Top of the Crops

30 September 2015 - By: Henry Daniell

Top of the Crops

By Henry Daniell

The CRISPR/Cas9system produces specific and homozygous targeted gene editing rice in one generation.

Hui Zhang1, Jinshan Zhang1,2, Pengliang Wei1,2, Botao Zhang1, Feng Gou1,2, Zhengyan Feng1,2,3, Yanfei Mao1, Lan Yang1, Heng Zhang1, Nanfei Xu1 and Jian-Kang Zhu1,4

Plant Biotechnology Journal 2014 Aug;12(6): 797-807. doi:10.1111/pbi.12200. Epub 2014 May 23.

1Shanghai Center for Plant Stress Biology, Chinese Academy of Sciences, Shanghai, China; 2University of Chinese Academy of Sciences, Shanghai, China; 3Institute of Plant Physiology and Ecology, Shanghai Institutes for Biological Sciences, Chinese Academy of Sciences, Shanghai, China; 4Department of Horticulture and Landscape Architecture, Purdue University, West Lafayette, IN, USA

Induced mutations have been a valuable source of useful genetic variation for applied crop breeding. Traditionally these mutations have involved chemical or physical processes whereby random modifications to the genome are generated and selected. Plant biologists have been searching for ways to accurately edit plant genes and allow more efficient crop improvement. The CRISPR (clustered regularly interspersed short palindromic repeats)/Cas9 system has been shown to efficiently induce targeted gene editing in a variety of organisms including plants. In this work, two rice subspecies and eleven target genes were analyzed for their amenability to CRISPR/Cas9-induced editing. The patterns, specificity and heritability of the gene modifications were determined and it was shown that homozygous mutations for the targeted genes could be produced in the first generation of CRISPR/Cas9 transgenic rice plants (T0).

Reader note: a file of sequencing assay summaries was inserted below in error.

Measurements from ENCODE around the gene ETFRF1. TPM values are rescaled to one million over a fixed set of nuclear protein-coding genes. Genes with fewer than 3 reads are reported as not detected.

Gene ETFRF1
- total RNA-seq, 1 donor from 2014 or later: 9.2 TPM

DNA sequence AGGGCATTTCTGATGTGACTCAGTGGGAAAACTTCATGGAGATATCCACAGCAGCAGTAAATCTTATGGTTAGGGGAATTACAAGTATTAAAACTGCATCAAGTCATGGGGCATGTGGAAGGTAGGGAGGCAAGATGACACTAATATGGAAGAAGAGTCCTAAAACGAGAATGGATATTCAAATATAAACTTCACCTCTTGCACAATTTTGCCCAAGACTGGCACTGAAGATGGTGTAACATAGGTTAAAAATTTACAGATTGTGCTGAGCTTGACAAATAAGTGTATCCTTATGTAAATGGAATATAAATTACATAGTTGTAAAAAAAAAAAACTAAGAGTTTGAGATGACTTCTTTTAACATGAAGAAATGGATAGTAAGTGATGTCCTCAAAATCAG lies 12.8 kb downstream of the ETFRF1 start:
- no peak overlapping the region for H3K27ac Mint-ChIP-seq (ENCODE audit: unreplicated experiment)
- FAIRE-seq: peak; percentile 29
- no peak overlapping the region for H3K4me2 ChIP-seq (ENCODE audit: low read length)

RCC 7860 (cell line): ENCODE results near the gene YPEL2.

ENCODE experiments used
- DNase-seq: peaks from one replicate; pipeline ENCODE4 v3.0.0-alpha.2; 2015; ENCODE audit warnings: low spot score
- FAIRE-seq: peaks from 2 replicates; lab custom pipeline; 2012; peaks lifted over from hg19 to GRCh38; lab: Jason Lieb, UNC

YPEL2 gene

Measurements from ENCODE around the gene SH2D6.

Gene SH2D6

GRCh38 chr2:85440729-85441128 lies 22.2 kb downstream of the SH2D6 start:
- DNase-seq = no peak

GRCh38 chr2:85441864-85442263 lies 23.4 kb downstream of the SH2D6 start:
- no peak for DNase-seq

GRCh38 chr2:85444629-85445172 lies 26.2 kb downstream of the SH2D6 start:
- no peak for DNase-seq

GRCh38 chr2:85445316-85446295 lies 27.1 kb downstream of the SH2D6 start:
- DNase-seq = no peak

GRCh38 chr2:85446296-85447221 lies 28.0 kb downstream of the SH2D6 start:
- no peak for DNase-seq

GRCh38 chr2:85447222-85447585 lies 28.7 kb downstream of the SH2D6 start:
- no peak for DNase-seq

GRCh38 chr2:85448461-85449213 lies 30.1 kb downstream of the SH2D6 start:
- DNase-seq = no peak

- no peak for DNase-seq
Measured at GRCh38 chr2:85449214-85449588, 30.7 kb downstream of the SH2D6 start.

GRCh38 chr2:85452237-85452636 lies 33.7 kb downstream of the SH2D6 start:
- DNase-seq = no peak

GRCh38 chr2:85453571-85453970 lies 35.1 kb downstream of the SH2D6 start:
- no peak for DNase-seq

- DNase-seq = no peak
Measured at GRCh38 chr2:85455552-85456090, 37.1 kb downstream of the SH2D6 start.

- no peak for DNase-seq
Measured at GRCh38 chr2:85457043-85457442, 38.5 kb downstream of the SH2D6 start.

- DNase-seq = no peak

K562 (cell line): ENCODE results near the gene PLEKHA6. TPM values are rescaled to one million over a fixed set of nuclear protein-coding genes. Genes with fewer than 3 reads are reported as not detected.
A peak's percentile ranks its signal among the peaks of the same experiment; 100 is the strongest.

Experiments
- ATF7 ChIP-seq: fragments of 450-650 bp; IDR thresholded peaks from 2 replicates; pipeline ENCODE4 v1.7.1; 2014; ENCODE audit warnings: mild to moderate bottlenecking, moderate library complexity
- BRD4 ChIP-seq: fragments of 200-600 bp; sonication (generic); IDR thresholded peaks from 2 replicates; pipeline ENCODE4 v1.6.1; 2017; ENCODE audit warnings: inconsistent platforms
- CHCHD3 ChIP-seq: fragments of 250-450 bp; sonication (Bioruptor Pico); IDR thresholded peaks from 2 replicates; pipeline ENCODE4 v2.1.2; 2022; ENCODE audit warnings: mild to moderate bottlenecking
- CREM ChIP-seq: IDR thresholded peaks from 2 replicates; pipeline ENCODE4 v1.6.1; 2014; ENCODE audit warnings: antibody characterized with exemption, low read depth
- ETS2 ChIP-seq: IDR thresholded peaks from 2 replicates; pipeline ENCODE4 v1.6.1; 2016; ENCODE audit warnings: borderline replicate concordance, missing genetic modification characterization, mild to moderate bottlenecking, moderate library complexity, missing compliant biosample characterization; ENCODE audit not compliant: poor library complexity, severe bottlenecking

Further analysis indicated that the CRISPR/Cas9 system was highly efficient in rice, with target genes edited in nearly half of the transformed embryogenic cells before their first cell division. Gene mutations were transferred to the next generation (T1) following classic Mendelian laws without detectable new mutations or reversions. Extensive analysis, including whole genome resequencing, confirmed that there were no large-scale off-target effects for any of the tested targets. This work firmly establishes the CRISPR/Cas gene editing technology as a cornerstone for future rice improvement that provides unparalleled opportunities for radical enhancements in yield, stress-tolerance and nutritional quality.

Category: Plant Biology